RehabRobo-Query: Answering Natural Language Queries about Rehabilitation Robotics Ontology on the Cloud

Tracking #: 1661-2873

Zeynep Dogmus
Esra Erdem
Volkan Patoglu

Responsible editor: 
Guest Editors ENLI4SW 2016

Submission type: 
Full Paper
We introduce a novel method to answer natural language queries about rehabilitation robotics, over the formal ontology RehabRobo-Onto. For that, (i) we design and develop a novel controlled natural language for rehabilitation robotics, called RehabRobo-CNL; (ii) we introduce translations of queries in RehabRobo-CNL into SPARQL queries, utilizing a novel concept of query description trees and description logics concepts; (iii) we use an automated reasoner to find answers to SPARQL queries. To facilitate the use of our method by experts, we develop an intelligent, interactive query answering system, called RehabRobo-Query, using Semantic Web technologies, and make it available on the cloud via Amazon web services. RehabRobo-Query guides the users to express their queries in natural language and displays the answers to queries in a readable format, possibly with links to detailed information. Easy access to information on RehabRobo-Onto through complex queries in natural language may help engineers inspire new rehabilitation robot designs, while also guiding practitioners to make more informed decisions on technology based rehabilitation.
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Minor Revision

Solicited Reviews:
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Review #1
By Nick Bassiliades submitted on 15/Jun/2017
Minor Revision
Review Comment:

The revised version of the paper has certainly made quite a few improvements over the first manuscript. Still some of my concerns have not been treated / answered in a satisfactory way, that’s why I am suggesting a minor revision.
Comment on domain-dependent vs. domain-independent:
The authors have answered that parsing RehabRobo-CNL is domain dependent. Maybe it is easier to treat it as a domain dependent task, but still I believe that many parts of the parsing are domain-independent, as the authors state in the manuscript (probably without realizing it).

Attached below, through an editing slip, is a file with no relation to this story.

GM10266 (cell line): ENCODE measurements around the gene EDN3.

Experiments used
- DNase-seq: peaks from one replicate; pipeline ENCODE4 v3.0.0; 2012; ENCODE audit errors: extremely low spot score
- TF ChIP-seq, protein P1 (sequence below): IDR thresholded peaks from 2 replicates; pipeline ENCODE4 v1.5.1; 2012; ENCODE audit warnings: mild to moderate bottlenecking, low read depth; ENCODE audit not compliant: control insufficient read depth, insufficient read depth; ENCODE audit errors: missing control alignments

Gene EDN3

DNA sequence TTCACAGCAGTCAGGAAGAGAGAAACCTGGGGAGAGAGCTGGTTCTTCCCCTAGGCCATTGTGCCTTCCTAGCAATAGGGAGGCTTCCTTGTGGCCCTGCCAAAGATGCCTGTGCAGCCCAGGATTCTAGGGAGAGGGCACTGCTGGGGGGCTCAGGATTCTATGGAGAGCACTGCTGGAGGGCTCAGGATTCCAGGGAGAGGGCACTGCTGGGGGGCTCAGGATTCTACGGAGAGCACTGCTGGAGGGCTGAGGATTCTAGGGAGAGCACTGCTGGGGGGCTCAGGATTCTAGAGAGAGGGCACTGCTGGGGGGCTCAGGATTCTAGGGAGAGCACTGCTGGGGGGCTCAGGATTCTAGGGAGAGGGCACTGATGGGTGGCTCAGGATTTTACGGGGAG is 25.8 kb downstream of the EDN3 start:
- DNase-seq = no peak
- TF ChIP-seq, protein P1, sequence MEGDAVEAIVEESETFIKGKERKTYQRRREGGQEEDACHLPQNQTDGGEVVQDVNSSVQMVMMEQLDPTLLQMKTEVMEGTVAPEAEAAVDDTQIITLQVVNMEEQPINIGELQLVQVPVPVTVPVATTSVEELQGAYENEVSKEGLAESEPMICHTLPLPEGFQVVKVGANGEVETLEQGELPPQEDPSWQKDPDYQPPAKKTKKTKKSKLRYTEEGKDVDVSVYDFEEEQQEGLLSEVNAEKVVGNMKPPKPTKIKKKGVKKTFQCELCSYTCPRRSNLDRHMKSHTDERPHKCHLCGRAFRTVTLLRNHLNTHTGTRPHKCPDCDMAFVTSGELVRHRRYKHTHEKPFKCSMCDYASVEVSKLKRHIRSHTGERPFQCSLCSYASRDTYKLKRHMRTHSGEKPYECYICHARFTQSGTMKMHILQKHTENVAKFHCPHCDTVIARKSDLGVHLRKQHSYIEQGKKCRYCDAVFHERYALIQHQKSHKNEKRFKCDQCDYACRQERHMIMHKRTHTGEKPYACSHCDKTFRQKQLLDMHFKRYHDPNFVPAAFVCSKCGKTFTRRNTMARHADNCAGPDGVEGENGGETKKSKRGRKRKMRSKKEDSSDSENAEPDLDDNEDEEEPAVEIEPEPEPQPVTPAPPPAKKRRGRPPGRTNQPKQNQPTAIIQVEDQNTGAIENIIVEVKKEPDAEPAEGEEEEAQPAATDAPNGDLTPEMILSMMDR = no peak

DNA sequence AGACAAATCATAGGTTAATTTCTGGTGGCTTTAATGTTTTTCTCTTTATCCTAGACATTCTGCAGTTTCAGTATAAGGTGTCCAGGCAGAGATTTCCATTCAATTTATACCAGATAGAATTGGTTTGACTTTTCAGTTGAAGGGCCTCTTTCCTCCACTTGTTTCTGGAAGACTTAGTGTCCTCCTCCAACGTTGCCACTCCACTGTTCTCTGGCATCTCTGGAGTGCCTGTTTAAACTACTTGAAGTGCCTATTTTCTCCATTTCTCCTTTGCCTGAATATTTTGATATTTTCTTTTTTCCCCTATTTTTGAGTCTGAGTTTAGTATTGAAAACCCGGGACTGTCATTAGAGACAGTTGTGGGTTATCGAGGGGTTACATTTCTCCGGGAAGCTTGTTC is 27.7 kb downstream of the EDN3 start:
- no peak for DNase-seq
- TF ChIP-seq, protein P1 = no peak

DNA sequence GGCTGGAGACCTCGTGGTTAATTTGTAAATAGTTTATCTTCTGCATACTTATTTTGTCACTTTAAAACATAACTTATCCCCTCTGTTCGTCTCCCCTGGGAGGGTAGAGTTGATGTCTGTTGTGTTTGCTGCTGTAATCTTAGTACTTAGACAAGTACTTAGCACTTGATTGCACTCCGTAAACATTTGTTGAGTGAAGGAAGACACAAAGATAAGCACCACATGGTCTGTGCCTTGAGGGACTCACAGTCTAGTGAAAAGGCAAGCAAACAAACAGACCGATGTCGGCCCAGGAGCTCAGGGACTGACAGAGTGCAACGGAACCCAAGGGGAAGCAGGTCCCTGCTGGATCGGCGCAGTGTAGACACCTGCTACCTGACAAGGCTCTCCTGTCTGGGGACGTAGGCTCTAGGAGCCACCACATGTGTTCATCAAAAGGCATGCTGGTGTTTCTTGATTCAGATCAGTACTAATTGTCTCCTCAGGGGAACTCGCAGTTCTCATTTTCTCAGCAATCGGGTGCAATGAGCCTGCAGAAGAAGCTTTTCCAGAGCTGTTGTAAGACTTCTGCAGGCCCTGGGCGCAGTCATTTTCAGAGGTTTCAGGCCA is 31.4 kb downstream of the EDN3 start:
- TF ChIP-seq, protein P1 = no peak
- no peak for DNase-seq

For example:
- In page 7, left column, 4th paragraph they state: “The functions presented in italic font in Table 1 refine these queries by embedding relevant information from REHABROBO-ONTO.” This means that the functions are independent of the specific ontology, so if you change the ontology they will return information of relevant type from the new ontology.
- In the next paragraph: “For instance, only the verb “reference” can appear after the type Publications.” This is a direct relationship to rdfs:range property of an OWL object property. E.g. if the “hasReference” object property has as range class “References”, therefore the above restriction could be extracted automatically from the ontology, regardless of the REHABROBO ontology; this is true for any object property and any range class.
- Other places in the manuscript where it is evident that similar pieces of information can be automatically extracted from the ontology are:
o “Note that these matchings essentially come from the structure of REHABROBO-ONTO, e.g., concept names and relation names.”
o “Note that these matchings are due to properties of concepts in REHABROBO-ONTO.”
o “Further, the values for the nouns are extracted from REHABROBO-ONTO to allow suitable entries from the users.”
So, my comment is “Couldn’t you define (and describe) a generic procedure for extracting such information from any ontology and embed it into RehabRobo-CNL parsing procedure”?
Comment on reusing reference (BIBO/FABIO) and FOAF ontologies:
I accept the rationale of the authors. However, I would like to see the paragraph that justifies their modelling choice inside the manuscript, because all papers have also a didactic purpose. Since almost all ontology engineering methodologies suggest to try re-use existing ontologies, their justification on the opposite might be useful for other researchers to read.
Concerning the translation between CNL-to-SPARQL in either one or two steps, I understand the explanation given by the authors. However, having two different procedures for performing the same task raises the question whether these two procedure are equivalent, meaning that they always produce exactly the same results given the same input. This should be proved.
Concerning section 5.3, sure the new Table 8 improves things. However, I still do not understand why the authors do not provide an algorithm similar to the previous subsections. They do not justify this in their answer.
I also have some other (new) comments:
Page 2, right column, 2nd paragraph: “This article is concerned with reasoning about rehabilitation robotics over REHABROBO-ONTO.” Later on, in Section 3, 1st paragraph: “Reasoning over REHABROBO-ONTO can be done by means of answering questions posed by the user in a natural language.” I believe that the authors misuse the word “reasoning”. This word has a well-defined meaning in the world of ontologies and is different from “querying”. Therefore, I suggest to revise these phrases.